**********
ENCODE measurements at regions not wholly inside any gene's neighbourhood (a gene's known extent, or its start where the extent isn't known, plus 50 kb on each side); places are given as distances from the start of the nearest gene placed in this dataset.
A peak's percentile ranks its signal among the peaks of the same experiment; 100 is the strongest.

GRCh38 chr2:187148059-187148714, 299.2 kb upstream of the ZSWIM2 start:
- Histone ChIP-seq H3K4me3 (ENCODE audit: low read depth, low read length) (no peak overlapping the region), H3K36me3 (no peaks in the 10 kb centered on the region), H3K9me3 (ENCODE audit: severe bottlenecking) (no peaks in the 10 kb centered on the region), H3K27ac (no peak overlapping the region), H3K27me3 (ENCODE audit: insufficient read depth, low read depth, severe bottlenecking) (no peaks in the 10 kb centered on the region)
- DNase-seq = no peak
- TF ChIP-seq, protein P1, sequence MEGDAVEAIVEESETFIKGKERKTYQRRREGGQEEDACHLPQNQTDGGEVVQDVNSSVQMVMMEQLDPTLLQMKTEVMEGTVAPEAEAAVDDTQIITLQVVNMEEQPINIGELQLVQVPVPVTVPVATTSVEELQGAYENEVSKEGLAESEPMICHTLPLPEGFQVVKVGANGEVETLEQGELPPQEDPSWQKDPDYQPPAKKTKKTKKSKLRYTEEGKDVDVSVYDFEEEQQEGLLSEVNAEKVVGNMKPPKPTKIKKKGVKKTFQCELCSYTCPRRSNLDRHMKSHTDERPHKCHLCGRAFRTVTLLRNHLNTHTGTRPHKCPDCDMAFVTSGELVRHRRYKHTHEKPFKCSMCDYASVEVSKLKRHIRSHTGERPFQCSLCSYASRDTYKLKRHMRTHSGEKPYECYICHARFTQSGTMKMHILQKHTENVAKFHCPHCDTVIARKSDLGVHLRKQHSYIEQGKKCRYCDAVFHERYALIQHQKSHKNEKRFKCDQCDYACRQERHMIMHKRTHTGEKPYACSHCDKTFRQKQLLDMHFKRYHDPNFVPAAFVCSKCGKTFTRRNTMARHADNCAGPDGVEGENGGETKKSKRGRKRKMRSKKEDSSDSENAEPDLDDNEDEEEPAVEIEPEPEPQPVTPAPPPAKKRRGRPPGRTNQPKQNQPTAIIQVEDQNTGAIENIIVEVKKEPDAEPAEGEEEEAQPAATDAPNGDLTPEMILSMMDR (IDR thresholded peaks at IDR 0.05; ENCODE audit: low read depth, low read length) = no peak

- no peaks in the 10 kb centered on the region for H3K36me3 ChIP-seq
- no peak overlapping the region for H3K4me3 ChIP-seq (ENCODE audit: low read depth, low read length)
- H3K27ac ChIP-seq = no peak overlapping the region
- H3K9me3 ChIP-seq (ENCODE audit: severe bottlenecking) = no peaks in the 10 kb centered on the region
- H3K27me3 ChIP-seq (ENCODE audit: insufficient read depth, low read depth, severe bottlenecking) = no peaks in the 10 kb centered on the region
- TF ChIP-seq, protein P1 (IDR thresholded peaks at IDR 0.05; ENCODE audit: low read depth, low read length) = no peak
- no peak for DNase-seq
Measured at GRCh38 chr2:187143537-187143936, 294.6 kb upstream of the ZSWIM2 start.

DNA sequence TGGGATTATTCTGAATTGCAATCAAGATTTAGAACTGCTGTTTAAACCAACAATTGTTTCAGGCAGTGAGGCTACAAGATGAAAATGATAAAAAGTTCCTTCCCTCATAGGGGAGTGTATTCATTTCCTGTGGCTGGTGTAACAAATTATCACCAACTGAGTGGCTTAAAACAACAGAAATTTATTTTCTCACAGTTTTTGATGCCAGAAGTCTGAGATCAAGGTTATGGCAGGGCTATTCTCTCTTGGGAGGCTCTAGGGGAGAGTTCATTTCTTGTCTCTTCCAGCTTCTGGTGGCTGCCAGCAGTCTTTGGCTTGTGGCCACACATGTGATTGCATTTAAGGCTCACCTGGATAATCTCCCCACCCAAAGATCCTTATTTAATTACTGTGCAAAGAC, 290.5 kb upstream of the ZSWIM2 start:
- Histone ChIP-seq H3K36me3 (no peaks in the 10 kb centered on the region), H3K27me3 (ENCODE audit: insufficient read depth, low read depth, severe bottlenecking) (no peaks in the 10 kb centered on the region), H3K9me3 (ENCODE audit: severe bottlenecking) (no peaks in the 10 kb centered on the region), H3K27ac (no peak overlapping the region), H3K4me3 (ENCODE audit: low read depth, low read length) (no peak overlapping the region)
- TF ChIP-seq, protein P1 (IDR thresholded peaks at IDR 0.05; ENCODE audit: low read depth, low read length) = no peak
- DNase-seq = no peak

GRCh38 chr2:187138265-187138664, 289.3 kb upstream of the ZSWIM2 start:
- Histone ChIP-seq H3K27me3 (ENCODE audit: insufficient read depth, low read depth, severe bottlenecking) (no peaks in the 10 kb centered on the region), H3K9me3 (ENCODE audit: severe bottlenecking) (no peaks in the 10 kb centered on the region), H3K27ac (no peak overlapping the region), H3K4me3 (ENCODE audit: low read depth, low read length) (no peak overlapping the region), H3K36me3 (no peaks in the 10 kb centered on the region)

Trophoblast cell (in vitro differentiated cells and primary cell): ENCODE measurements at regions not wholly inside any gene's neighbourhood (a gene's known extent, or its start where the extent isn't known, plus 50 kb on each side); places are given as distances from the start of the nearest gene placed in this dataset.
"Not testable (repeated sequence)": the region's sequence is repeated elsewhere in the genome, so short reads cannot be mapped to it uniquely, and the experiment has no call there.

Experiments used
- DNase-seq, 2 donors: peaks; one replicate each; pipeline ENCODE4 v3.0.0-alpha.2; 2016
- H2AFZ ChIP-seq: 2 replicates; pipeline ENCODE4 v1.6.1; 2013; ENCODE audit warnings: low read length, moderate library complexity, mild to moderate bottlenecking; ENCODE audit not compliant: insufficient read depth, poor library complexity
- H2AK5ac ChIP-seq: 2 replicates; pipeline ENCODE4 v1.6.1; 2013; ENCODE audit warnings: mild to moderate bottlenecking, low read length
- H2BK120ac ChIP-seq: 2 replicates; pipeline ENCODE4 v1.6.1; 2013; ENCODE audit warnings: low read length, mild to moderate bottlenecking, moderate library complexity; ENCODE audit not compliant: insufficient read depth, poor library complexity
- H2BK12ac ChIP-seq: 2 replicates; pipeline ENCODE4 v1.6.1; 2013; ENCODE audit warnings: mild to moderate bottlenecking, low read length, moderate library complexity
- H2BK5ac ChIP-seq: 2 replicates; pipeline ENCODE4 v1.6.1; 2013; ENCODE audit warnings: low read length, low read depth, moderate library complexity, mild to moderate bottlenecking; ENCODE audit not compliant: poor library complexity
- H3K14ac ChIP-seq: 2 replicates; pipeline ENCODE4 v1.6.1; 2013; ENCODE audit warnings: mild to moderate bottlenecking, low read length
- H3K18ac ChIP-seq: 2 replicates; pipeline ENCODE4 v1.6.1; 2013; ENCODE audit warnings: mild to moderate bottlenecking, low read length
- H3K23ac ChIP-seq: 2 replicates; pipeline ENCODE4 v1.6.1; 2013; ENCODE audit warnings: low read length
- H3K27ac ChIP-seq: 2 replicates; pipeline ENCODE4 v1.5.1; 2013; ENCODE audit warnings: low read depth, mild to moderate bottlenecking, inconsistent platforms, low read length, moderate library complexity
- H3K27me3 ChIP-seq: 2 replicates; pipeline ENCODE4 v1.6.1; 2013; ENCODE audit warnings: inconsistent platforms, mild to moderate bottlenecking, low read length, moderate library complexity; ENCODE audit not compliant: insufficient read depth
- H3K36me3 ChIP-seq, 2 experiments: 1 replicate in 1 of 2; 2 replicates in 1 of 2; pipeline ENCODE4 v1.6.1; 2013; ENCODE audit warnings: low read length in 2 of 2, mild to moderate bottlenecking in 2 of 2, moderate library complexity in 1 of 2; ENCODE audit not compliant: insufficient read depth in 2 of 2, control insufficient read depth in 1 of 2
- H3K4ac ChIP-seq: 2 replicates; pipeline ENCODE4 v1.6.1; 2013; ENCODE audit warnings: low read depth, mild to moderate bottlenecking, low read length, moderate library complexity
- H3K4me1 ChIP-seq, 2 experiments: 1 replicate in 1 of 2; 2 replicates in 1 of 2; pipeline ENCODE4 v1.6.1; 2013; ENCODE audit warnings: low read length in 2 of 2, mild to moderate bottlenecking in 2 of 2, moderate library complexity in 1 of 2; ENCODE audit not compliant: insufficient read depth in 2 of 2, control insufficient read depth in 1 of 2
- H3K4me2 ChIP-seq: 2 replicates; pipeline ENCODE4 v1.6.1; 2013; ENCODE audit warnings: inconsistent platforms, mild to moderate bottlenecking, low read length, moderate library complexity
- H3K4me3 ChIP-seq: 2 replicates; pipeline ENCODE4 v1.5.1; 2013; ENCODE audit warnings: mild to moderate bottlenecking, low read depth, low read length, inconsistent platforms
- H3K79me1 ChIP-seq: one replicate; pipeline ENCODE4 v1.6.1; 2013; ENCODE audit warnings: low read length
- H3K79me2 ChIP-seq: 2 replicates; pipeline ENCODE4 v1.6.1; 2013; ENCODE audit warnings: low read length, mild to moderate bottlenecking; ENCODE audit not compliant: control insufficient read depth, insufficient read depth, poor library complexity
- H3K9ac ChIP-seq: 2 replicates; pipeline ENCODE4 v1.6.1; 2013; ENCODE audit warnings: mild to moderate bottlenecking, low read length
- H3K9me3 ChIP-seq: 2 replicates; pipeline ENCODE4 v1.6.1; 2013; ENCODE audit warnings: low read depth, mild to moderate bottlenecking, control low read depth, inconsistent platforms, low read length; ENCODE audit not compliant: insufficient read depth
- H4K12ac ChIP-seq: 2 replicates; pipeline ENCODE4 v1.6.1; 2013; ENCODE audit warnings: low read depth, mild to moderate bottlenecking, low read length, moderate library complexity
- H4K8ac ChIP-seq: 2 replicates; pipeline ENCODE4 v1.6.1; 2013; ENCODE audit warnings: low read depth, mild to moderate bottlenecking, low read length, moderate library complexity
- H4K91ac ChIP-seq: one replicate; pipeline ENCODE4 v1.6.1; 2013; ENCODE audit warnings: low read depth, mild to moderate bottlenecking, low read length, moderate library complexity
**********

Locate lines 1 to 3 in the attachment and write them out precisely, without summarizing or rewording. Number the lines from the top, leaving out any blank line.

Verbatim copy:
ENCODE measurements at regions not wholly inside any gene's neighbourhood (a gene's known extent, or its start where the extent isn't known, plus 50 kb on each side); places are given as distances from the start of the nearest gene placed in this dataset.
A peak's percentile ranks its signal among the peaks of the same experiment; 100 is the strongest.

GRCh38 chr2:187148059-187148714, 299.2 kb upstream of the ZSWIM2 start: